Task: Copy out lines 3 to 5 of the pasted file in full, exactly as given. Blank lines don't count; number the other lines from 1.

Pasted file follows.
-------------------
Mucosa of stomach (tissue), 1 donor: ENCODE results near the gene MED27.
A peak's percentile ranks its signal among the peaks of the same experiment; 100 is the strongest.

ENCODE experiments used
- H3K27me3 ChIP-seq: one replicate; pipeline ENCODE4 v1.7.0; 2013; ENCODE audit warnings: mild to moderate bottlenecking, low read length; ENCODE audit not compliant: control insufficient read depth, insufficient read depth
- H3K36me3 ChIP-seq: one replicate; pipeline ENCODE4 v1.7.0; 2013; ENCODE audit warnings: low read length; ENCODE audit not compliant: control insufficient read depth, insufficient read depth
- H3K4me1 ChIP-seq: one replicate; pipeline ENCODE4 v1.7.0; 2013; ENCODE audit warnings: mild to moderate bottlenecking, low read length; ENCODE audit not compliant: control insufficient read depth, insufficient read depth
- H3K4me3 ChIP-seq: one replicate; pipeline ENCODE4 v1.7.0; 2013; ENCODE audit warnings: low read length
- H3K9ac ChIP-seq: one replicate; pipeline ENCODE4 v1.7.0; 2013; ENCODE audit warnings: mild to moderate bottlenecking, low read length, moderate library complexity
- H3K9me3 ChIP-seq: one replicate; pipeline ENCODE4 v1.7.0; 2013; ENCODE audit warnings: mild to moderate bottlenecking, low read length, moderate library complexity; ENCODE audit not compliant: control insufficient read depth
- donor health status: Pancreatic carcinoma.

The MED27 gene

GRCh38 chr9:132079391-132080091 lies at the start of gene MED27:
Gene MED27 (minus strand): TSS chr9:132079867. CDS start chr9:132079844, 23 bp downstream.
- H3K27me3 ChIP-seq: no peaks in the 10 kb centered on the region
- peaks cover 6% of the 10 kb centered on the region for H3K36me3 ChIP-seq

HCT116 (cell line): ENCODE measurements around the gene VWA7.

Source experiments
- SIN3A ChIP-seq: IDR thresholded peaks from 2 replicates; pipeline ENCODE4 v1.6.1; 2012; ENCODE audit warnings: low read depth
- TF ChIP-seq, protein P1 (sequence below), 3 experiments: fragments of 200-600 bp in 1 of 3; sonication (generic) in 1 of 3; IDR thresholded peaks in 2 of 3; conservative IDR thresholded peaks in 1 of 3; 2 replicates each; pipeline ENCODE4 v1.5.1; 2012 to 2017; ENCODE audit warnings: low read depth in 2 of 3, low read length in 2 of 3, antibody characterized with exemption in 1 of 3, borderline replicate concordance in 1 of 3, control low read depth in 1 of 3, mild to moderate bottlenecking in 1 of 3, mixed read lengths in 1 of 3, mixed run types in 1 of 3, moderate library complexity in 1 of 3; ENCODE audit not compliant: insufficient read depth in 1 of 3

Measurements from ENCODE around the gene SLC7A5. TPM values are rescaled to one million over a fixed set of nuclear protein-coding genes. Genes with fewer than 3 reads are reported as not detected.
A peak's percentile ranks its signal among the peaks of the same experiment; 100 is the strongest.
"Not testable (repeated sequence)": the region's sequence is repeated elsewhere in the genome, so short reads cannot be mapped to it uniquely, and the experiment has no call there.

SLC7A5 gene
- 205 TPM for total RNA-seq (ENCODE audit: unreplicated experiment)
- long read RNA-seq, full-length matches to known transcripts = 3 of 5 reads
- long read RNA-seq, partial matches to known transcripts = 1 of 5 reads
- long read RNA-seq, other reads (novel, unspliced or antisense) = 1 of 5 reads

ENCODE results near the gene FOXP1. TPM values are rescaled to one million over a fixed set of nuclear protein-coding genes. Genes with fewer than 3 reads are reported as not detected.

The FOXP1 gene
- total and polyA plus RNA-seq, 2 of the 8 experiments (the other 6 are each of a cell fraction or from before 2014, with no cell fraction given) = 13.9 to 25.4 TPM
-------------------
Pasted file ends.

ENCODE experiments used
- H3K27me3 ChIP-seq: one replicate; pipeline ENCODE4 v1.7.0; 2013; ENCODE audit warnings: mild to moderate bottlenecking, low read length; ENCODE audit not compliant: control insufficient read depth, insufficient read depth
- H3K36me3 ChIP-seq: one replicate; pipeline ENCODE4 v1.7.0; 2013; ENCODE audit warnings: low read length; ENCODE audit not compliant: control insufficient read depth, insufficient read depth